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U.S. Participates for First Time in Universal Periodic Review

November 7, 2010

On November 5th, the United States submitted its first-ever report to the UN Human Rights Council (HRC) as part of the Universal Periodic Review (UPR) process.

The UPR was established by the UN General Assembly in 2006 as part of the Human Rights Council, and serves as a universal mechanism for reviewing the human rights performance of each of the UN’s 192 member countries once every four years. 

The UPR provides an opportunity for each country to declare to the international community what actions they have taken to improve the human rights situations in their countries and fulfill their human rights responsibilities.  Going through the UPR process emphasizes human rights norms and reminds countries of their obligations, often fostering greater engagement with civil society.  Indeed, one of the UPR’s most valuable contributions is that the prospect of having a their human rights records evaluated puts pressure on countries to make changes in the lead-up to their reviews.  It has already been shown to have positive impact.

By 2011, the HRC will have completed its first cycle and reviewed the human rights records of every country.  That means that regardless of their membership on the Human Rights Council, all 192 countries will be reviewed.  While UPR recommendations are important to how a country is viewed internationally, they are not binding.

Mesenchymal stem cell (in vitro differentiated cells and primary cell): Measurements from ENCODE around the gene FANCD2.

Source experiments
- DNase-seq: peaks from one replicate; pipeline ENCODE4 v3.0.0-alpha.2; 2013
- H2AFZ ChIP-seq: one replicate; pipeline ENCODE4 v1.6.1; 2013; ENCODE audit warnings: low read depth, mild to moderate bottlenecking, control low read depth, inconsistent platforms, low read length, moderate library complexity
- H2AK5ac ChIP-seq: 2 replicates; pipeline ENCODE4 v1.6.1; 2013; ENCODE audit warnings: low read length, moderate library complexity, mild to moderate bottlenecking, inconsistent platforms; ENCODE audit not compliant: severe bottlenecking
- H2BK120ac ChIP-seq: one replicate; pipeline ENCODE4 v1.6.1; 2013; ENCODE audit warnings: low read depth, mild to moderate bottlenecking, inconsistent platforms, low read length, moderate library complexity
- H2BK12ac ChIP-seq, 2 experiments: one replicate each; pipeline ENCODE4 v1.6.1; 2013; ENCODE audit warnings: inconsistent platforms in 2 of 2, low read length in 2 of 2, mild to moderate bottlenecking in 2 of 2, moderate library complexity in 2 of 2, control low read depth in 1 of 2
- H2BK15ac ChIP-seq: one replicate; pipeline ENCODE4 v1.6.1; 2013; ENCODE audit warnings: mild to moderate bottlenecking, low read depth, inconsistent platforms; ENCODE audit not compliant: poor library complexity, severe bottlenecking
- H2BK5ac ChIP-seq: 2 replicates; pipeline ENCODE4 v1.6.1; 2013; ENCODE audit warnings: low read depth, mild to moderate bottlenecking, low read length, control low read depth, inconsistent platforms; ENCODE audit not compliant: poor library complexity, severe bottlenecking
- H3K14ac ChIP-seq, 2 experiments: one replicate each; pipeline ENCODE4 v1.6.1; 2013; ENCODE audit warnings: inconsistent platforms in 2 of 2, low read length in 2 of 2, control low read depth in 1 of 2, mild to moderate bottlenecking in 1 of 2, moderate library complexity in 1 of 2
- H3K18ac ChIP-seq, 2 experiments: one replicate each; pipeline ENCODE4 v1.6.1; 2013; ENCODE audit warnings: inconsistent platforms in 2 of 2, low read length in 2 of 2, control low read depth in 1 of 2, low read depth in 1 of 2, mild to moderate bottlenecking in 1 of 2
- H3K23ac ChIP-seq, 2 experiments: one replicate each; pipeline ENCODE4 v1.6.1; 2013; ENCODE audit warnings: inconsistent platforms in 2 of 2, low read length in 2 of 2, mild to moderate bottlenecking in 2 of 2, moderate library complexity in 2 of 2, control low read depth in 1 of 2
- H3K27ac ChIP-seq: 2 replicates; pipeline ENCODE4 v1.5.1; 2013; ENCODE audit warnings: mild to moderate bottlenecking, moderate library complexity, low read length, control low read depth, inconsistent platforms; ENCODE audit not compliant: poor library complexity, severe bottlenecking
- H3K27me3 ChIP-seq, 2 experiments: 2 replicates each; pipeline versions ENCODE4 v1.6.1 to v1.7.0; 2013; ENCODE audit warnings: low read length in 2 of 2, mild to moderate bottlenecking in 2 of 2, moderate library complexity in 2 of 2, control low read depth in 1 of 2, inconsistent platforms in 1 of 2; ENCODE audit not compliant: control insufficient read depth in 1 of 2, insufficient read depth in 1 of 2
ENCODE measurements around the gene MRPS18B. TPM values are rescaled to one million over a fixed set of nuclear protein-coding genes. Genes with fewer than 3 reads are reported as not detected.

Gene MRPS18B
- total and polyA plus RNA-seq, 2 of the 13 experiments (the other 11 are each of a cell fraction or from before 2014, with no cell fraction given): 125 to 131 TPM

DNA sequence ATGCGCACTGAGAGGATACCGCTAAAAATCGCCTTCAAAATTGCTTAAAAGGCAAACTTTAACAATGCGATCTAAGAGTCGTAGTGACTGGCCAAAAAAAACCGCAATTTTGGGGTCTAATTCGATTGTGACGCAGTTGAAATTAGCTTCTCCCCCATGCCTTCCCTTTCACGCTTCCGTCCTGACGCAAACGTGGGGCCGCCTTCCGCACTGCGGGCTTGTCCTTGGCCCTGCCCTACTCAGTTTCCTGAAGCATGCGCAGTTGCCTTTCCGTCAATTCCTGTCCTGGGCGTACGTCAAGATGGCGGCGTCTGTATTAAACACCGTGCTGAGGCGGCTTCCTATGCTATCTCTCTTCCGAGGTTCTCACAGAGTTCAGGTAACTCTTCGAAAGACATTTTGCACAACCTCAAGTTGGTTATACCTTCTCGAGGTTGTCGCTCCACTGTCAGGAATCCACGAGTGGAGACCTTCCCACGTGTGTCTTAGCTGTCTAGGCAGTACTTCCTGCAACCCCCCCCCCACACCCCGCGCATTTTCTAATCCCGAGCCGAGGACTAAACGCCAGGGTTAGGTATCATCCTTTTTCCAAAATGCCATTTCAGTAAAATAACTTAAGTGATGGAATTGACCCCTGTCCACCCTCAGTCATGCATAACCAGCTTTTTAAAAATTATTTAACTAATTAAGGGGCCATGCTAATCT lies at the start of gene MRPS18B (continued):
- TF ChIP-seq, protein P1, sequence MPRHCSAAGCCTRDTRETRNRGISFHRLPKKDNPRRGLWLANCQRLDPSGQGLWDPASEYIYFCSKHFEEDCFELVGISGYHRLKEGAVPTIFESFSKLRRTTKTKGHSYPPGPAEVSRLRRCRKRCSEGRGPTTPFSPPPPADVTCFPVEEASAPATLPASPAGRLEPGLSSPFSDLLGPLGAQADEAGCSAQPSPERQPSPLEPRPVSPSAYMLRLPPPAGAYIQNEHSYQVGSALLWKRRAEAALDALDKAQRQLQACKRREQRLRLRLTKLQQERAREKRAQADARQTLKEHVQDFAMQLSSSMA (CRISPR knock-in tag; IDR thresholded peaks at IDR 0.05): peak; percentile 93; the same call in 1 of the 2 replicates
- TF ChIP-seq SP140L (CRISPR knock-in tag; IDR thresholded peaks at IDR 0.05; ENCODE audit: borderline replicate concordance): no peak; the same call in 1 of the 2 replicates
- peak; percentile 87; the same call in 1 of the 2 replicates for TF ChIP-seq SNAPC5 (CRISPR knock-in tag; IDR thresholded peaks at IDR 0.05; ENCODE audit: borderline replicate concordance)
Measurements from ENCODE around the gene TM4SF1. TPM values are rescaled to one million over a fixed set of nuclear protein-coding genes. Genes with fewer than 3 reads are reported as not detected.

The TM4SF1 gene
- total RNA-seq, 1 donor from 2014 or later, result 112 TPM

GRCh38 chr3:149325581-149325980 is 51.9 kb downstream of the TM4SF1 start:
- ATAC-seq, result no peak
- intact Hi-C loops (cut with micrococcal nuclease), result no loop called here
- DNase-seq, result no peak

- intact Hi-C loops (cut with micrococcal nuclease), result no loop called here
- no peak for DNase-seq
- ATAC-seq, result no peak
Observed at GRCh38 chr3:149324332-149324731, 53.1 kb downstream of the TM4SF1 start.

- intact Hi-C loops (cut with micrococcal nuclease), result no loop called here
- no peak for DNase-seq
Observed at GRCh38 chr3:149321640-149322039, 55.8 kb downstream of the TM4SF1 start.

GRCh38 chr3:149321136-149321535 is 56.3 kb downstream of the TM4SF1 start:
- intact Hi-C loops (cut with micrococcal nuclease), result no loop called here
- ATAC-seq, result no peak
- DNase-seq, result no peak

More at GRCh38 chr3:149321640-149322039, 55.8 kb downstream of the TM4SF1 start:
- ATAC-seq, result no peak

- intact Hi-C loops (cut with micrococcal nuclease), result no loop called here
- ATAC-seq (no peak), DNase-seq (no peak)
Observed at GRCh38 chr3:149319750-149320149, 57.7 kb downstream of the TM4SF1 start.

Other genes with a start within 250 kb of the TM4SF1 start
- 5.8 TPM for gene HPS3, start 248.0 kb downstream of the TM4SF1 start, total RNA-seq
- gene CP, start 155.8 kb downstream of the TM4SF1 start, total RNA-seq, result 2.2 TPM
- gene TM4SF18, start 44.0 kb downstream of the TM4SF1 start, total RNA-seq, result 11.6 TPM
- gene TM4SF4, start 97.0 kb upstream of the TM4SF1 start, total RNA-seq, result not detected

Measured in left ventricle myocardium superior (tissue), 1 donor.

The U.S. government has clearly indicated that it takes this process seriously not only because it thinks self-evaluation is important, but because it wanted to provide an example to other countries for how a robust UPR process should work.   The U.S. self-evaluation involved broad consultation and engagement with civil society throughout the United States and over a dozen federal departments.  In doing so, the United States has produced a diagnostic tool that will enable America to continue to serve as a model of human rights behavior for other nations.  It has also enabled the U.S. to include a broader range of voices from American citizens on how they view U.S. human rights obligations, which is a critical part of American democracy.

Although some people have questioned its utility, the U.S. sees its participation in the UPR as a clear demonstration of leadership on human rights issue and another way of restoring the U.S.’s leadership role in the world. 

Serving as a snapshot of the human rights situation in the United States, the UPR offers an unprecedented insight into the human rights performance of the U.S.  Today’s report to UNHRC demonstrates America’s commitment to a strong record on freedoms of speech, association and belief, as well address areas of improvement. The report also addresses civil liberties as they relate to national security.  More information on the UPR from the State Department can be found here.